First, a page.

Genesis 47:28 – 50:26

(And He Lived)
Jacob, on his deathbed, gives a blessing to each of his sons.


“JACOB LIVED,” the portion begins, and the story reveals a deathbed scene where instead of saying that “Jacob died,” it says he was “gathered into his people” (Genesis 49:33) …into us. The blessing that I receive from Vayechi is the knowledge that Jacob still lives within me.

After wrestling with an angel on the banks of the Jabbok, Jacob received a new name. That moment represented a spiritual transformation. “Your name shall no longer be Jacob, but Israel, for you have striven with beings divine and human and you have prevailed,” said the angel. (Genesis 32:29)

Yet, until the very end of the narrative of Genesis, Jacob is called by both names. Even at the moment of death he is referred to as “Jacob.” Jacob’s story tells us something quite profound about the nature of spiritual transformation. And it helps us relate more realistically to our own process of transformation.

LOOKING AT YOUR OWN JACOB, you might find certain qualities that seem to be wired into your personality. You might be a worrier or you might be impatient, argumentative, controlling or manipulative. When you begin to have experiences of expanded consciousness, you are given the name “Israel” and you take on a spiritual practice that proceeds from that new identity. But “Jacob” never really goes away. Through our practice we learn how to manage that worrier, that impatient one, that manipulator. We can learn to have compassion for the fearful source of that voice. After many years of committed practice I realize that the voices of Jacob-within-us may never be entirely silenced, but as the Israel-in-us grows, those Jacob voices lose their power to compel and we are no longer tricked or trapped by their arguments.

When I receive the blessing of the knowledge of where Jacob lives within me, then I can recognize his voice and gently refuse his advice, looking instead to Israel, for wisdom, passion and courage for my journey.


VAYECHI gives us an extraordinary scene of Jacob on his deathbed initiating each of his sons on their path, naming the particular medicine that they will carry. Depending on how that medicine is used, it can be either a blessing or a curse. To carry a particular medicine into the world always means navigating a spiritual challenge, for the power of your medicine can heal or destroy.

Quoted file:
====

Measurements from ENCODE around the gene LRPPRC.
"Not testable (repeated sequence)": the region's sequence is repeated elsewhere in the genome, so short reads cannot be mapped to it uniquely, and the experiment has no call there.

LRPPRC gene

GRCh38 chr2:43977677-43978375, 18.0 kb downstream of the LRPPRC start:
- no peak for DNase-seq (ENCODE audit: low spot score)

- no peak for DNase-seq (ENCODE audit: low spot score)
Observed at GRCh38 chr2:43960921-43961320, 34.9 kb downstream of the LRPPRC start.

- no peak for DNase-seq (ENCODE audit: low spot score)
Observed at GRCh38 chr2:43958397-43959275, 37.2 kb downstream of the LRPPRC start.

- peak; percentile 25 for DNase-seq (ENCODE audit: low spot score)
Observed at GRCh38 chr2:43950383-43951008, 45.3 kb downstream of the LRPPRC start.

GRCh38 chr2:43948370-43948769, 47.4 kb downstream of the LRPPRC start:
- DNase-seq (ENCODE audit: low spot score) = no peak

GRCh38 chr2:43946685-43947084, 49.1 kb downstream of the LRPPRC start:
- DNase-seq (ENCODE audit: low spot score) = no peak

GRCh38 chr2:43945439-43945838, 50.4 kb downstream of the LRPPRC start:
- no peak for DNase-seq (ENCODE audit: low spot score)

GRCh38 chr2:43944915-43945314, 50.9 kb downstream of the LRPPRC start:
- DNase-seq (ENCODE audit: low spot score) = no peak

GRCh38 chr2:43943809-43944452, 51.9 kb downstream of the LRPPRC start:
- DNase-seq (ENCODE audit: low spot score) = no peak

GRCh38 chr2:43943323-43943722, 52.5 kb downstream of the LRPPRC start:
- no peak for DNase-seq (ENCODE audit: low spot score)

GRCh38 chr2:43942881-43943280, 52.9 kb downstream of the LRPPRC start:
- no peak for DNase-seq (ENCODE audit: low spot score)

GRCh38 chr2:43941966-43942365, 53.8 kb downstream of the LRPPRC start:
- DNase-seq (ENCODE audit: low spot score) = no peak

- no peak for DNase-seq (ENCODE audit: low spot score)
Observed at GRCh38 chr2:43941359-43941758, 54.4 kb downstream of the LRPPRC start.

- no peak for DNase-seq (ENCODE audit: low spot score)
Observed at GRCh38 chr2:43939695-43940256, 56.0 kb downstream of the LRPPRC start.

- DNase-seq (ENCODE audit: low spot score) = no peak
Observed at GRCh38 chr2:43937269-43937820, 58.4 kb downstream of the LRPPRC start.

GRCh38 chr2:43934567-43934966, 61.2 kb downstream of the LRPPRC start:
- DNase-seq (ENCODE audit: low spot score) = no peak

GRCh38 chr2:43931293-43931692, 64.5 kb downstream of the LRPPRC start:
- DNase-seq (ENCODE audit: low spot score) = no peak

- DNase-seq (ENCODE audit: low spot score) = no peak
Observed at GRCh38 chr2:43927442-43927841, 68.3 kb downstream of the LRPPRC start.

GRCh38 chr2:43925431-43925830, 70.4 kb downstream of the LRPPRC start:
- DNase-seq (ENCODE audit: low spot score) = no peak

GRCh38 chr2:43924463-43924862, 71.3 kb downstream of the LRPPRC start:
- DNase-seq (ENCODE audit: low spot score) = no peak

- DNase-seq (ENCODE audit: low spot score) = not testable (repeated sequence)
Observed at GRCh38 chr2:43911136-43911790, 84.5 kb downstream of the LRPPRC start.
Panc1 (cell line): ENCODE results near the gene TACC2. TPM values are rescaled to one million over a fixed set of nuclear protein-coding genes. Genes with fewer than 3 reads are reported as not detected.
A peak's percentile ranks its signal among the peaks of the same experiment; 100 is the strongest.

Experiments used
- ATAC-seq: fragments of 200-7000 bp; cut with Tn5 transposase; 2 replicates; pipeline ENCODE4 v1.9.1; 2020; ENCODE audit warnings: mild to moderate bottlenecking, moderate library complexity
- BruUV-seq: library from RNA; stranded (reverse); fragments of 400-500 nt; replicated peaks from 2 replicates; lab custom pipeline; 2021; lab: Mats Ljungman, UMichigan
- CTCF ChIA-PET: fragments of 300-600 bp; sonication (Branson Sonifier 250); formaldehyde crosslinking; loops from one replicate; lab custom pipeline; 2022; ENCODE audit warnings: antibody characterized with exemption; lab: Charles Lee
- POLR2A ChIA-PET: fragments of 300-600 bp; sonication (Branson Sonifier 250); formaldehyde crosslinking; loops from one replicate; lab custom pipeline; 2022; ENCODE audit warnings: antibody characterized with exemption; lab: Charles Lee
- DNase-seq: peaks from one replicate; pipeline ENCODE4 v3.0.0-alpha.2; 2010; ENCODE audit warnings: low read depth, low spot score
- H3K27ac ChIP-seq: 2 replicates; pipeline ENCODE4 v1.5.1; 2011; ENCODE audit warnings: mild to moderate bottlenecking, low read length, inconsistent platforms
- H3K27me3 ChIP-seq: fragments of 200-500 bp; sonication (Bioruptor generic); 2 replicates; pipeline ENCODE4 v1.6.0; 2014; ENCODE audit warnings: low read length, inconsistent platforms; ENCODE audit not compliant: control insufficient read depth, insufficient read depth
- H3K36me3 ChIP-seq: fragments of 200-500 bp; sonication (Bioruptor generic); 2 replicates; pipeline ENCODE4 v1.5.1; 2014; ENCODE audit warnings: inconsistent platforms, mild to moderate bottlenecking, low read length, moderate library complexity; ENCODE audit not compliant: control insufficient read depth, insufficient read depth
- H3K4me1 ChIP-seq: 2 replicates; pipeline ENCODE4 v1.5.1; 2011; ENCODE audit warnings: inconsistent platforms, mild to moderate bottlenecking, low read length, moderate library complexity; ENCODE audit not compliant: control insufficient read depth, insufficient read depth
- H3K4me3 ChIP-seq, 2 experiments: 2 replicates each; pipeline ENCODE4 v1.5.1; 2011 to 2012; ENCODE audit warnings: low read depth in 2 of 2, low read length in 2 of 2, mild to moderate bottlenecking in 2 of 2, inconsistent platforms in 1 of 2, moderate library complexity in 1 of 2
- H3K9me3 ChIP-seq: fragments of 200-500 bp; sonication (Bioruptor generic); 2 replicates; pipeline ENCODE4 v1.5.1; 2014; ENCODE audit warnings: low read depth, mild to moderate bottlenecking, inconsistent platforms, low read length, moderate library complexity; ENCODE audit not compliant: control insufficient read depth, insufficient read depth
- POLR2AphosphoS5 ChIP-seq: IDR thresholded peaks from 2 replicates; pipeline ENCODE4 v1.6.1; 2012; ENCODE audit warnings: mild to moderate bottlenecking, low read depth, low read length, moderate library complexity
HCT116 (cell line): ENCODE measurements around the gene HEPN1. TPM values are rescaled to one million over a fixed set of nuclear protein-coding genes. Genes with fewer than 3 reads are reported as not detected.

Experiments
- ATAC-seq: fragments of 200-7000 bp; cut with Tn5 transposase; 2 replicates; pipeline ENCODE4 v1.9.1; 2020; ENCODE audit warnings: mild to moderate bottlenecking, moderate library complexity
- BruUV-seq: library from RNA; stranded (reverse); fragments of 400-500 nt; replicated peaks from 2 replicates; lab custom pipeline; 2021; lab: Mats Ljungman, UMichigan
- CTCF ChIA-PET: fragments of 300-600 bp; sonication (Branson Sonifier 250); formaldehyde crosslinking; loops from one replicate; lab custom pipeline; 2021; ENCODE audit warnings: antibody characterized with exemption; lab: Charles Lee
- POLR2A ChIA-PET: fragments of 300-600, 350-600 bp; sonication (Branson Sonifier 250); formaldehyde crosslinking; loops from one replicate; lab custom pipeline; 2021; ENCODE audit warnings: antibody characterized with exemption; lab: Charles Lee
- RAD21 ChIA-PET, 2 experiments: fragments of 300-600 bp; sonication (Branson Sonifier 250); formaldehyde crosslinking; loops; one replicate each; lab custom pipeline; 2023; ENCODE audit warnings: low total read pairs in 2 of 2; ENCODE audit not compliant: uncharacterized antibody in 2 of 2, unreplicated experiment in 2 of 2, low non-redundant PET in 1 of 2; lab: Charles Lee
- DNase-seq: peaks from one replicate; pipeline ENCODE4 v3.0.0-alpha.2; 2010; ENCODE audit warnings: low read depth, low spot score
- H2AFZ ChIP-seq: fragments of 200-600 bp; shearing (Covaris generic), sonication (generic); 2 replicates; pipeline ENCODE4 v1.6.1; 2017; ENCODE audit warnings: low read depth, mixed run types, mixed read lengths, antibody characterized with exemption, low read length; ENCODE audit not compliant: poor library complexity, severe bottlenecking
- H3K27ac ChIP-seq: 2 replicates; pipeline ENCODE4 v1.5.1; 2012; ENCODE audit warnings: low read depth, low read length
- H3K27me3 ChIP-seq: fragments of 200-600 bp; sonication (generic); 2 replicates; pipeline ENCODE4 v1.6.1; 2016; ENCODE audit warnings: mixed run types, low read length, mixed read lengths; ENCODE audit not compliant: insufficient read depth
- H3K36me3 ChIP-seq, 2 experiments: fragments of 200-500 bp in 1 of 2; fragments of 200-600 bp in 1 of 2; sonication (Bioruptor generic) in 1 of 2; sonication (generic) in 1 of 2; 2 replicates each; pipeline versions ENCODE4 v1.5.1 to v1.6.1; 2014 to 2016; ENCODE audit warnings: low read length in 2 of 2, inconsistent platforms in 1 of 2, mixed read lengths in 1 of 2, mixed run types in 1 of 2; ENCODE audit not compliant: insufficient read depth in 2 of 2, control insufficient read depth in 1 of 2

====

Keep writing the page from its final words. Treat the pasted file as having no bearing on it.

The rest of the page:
Each of Jacob’s sons are gifted with a totem — an image, quality or animal that can be their teacher in the spirit realms. We carry within us all the medicine of our ancestors:

  • the Unstable water of Reuben,
  • the Lion of Judah,
  • the Harbor of Zebulon,
  • the Strong-boned ass of Issachar,
  • the Snake of Dan,
  • the Warrior of Gad,
  • the Prosperity of Asher,
  • the Deer of Naftali,
  • the Wild Ass of Joseph
  • and the Hungry Wolf of Benjamin.

EACH IMAGE is a pathway through which power can move through us into the world. The spiritual challenge is to call on that power as we become healers, to use that power with awareness, and dedicate it to holiness — to the good of all.


This spiritual practice concerns the art of being in relationship both to the place of Jacob within you and to the place of Israel. Both must be named and acknowledged.


“Mah tovu ohalecha Yaacov” (How good are your tents Jacob!)
“Mishkinotechah Yisrael” (your Mishkan, dwelling-place, Israel)

FIND THOSE TWO PLACES WITHIN YOU as you chant. The difference between a tent and a Mishkan is that a tent is always temporary and limited. A Mishkan is where the Presence of God dwells eternally. It contains infinite space.

The voice of your true soul calls forth from the Mishkan of Israel, and to its presence you sing: “Mah Tovu!” (How Good!) The tent of Jacob, though limited, though temporary is also good. It has sustained you, sheltered you in the wilderness and kept you safe. To that place you sing: “Mah Tovu!” (How Good!)

Torah Journeys: The Inner Path to the Promised Land
©2006 Shefa Gold. All rights reserved.